So, I recently came across a term "dogfooding" and was super confused. One - what the heck is dogfooding. Two - why is it being used in reference to teaching and learning?
Well folks, "Eating your own dogfood,” or “dogfooding,” as it’s more commonly phrased, means using the software you make, often in beta form, to work out the kinks. The first recorded usage was in 1988, when Microsoft executive Paul Maritz was desperate for customers to try a new product and e-mailed a colleague, “We are going to have to eat our own dogfood and test the product ourselves.” They created an internal server called “\\dogfood” and sent it out to staff" (The New Republic, 2013, para. 1). While this may make complete sense to those coders or techy people out there - for me, I was super confused. However, I ran across a teaching blog The Cult of Pedagogy that had an article focused on teachers testing or completing their own assignments in order to ensure they were producing excellent levels of work (Dogfooding: How Often Do You Do Your Own Assignments?).
Last month, I posted about moving from working as an individual to a team of instructional designers. I couldn't help but think about the idea of dogfooding and how this concept applies when conducting course reviews. Often times, we find that we are too close to the design or the concepts to think outside of the box. However, once our instructors teach the course, they become aware of issues that they did not know of. While getting this feedback is great - we, as instructional designers, can take that information back to the course design and revamp those problem issues. However, what if we could be aware of these issues prior to the course launch?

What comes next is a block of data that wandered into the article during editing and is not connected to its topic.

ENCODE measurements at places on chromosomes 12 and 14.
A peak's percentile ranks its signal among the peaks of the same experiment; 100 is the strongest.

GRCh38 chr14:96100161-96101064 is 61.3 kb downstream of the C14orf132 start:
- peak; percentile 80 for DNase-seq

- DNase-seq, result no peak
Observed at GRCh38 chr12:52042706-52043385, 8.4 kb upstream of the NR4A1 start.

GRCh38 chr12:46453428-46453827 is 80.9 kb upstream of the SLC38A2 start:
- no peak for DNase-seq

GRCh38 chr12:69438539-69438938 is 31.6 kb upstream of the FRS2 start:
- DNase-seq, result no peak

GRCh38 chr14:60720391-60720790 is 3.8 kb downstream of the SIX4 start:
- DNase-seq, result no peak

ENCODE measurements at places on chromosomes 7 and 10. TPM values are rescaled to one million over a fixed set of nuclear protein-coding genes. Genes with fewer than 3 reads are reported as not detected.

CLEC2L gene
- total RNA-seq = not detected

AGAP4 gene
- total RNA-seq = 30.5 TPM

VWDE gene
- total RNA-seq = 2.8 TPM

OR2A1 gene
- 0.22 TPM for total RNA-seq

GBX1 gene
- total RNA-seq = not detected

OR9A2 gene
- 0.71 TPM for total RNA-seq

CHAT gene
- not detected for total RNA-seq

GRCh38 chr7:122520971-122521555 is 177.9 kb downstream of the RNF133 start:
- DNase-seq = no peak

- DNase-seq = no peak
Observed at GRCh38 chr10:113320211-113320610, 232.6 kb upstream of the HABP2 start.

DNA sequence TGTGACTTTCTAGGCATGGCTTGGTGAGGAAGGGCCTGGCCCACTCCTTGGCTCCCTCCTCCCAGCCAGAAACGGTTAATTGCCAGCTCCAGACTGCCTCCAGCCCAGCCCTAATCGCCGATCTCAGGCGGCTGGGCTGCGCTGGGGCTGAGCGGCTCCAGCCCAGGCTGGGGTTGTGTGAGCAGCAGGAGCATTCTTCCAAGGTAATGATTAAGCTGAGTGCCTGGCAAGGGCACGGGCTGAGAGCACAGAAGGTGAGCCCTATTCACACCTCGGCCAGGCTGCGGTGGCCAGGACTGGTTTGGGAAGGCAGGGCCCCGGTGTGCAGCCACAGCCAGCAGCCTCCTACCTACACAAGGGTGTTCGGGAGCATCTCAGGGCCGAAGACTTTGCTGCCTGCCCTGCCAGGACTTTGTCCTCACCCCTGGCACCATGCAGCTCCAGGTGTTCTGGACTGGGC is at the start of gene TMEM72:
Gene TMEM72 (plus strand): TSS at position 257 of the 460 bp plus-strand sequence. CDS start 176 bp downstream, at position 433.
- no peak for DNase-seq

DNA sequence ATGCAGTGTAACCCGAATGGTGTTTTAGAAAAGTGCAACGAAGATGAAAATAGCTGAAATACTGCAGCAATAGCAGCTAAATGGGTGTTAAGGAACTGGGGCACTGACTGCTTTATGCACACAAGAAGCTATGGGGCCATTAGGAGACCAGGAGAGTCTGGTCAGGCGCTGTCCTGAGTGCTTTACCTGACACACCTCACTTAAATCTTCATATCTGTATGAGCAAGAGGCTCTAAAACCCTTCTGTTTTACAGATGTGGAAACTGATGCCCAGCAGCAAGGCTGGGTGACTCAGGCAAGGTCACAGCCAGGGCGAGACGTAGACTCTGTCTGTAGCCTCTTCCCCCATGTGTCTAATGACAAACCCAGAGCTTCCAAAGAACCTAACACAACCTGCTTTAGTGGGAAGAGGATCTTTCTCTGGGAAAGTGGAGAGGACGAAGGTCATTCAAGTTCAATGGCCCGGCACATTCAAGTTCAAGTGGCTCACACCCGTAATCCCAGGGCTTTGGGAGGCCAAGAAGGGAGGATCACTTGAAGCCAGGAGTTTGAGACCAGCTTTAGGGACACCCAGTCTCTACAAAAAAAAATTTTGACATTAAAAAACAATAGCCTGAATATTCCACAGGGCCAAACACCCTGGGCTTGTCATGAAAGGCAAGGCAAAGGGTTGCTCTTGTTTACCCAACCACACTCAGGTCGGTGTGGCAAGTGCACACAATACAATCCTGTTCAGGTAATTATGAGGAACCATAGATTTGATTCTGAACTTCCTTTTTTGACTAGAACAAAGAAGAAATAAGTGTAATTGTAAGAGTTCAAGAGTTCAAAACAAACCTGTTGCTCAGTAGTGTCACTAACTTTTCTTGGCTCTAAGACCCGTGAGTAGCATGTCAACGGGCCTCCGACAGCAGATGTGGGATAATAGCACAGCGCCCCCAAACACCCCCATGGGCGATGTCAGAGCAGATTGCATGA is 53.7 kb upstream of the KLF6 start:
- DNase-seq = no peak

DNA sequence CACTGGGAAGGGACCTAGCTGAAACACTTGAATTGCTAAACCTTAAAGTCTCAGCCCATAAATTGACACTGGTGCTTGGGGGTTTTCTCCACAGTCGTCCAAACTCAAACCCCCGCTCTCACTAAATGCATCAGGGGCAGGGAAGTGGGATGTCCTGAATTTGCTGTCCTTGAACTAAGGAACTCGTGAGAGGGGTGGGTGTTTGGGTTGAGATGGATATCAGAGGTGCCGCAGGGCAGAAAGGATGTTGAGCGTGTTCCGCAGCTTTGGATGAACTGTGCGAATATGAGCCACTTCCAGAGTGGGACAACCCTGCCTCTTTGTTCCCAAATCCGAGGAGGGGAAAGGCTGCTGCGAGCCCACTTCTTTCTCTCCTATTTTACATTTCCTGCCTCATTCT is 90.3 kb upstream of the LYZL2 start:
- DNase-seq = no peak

Normally, an internal review (typically done by the designer themselves) is done before sending off to the faculty member to review. In some cases, an external individual may review the course (not familiar with the design, concepts, or instructor) to provide additional feedback. In these cases, it is nice to have an external person look at what was developed and provide their point of view. However, if you are at a smaller university or do not have the man power to conduct such extensive reviews - how can you ensure your design is good? I suggest, dogfooding it. Of course, we cannot complete the whole course in a matter of a week or maybe even days. But as designers, we should have a good chunk of time set aside for final reviews. This is where the dogfooding process should begin...
Review the course with naked eyes. Go through and read everything out loud. Copy and paste the text into Word or another program to change the font size and see what it looks like from a different lens. Some people suggest reading backwards - if you can do that, more power to you. Either way, you need to address the entire course from a different view. Even if you are a one man team - you can still print off instructions and have someone read them to see if they make sense in general (think of a new date night or dinner conversation)! I've been known to drag in my partner for jobs like these. He is not familiar with education (he wasn't the A+ student we all want in our classes), but he provides a solid insight into what doesn't make sense.